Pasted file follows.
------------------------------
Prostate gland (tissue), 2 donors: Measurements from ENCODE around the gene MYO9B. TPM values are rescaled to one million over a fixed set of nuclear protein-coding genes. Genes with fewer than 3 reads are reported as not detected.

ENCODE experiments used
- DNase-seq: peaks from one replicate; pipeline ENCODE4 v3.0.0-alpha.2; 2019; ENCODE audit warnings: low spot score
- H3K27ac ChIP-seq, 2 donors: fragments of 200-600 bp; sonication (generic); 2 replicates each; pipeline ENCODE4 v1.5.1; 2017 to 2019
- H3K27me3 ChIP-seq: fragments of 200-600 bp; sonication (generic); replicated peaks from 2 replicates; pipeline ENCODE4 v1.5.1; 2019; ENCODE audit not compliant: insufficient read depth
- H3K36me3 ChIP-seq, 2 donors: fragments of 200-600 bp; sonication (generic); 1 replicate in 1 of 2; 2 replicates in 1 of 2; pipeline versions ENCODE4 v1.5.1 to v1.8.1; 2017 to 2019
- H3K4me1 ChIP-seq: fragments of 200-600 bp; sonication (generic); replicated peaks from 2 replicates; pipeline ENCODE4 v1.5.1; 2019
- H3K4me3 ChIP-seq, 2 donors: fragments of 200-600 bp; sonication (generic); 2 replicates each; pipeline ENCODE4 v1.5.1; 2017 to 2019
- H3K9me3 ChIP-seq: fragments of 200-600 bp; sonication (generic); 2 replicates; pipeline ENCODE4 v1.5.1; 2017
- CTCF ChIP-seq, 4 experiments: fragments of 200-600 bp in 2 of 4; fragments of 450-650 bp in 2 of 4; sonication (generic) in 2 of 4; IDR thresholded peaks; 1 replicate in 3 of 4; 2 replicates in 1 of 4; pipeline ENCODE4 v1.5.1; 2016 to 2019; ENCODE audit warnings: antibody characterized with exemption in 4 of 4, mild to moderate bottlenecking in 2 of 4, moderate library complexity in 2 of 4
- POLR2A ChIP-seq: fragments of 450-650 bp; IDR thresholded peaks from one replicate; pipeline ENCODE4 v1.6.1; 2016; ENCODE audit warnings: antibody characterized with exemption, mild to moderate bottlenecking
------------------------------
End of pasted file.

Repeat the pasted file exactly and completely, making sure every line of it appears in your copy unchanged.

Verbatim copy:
Prostate gland (tissue), 2 donors: Measurements from ENCODE around the gene MYO9B. TPM values are rescaled to one million over a fixed set of nuclear protein-coding genes. Genes with fewer than 3 reads are reported as not detected.

ENCODE experiments used
- DNase-seq: peaks from one replicate; pipeline ENCODE4 v3.0.0-alpha.2; 2019; ENCODE audit warnings: low spot score
- H3K27ac ChIP-seq, 2 donors: fragments of 200-600 bp; sonication (generic); 2 replicates each; pipeline ENCODE4 v1.5.1; 2017 to 2019
- H3K27me3 ChIP-seq: fragments of 200-600 bp; sonication (generic); replicated peaks from 2 replicates; pipeline ENCODE4 v1.5.1; 2019; ENCODE audit not compliant: insufficient read depth
- H3K36me3 ChIP-seq, 2 donors: fragments of 200-600 bp; sonication (generic); 1 replicate in 1 of 2; 2 replicates in 1 of 2; pipeline versions ENCODE4 v1.5.1 to v1.8.1; 2017 to 2019
- H3K4me1 ChIP-seq: fragments of 200-600 bp; sonication (generic); replicated peaks from 2 replicates; pipeline ENCODE4 v1.5.1; 2019
- H3K4me3 ChIP-seq, 2 donors: fragments of 200-600 bp; sonication (generic); 2 replicates each; pipeline ENCODE4 v1.5.1; 2017 to 2019
- H3K9me3 ChIP-seq: fragments of 200-600 bp; sonication (generic); 2 replicates; pipeline ENCODE4 v1.5.1; 2017
- CTCF ChIP-seq, 4 experiments: fragments of 200-600 bp in 2 of 4; fragments of 450-650 bp in 2 of 4; sonication (generic) in 2 of 4; IDR thresholded peaks; 1 replicate in 3 of 4; 2 replicates in 1 of 4; pipeline ENCODE4 v1.5.1; 2016 to 2019; ENCODE audit warnings: antibody characterized with exemption in 4 of 4, mild to moderate bottlenecking in 2 of 4, moderate library complexity in 2 of 4
- POLR2A ChIP-seq: fragments of 450-650 bp; IDR thresholded peaks from one replicate; pipeline ENCODE4 v1.6.1; 2016; ENCODE audit warnings: antibody characterized with exemption, mild to moderate bottlenecking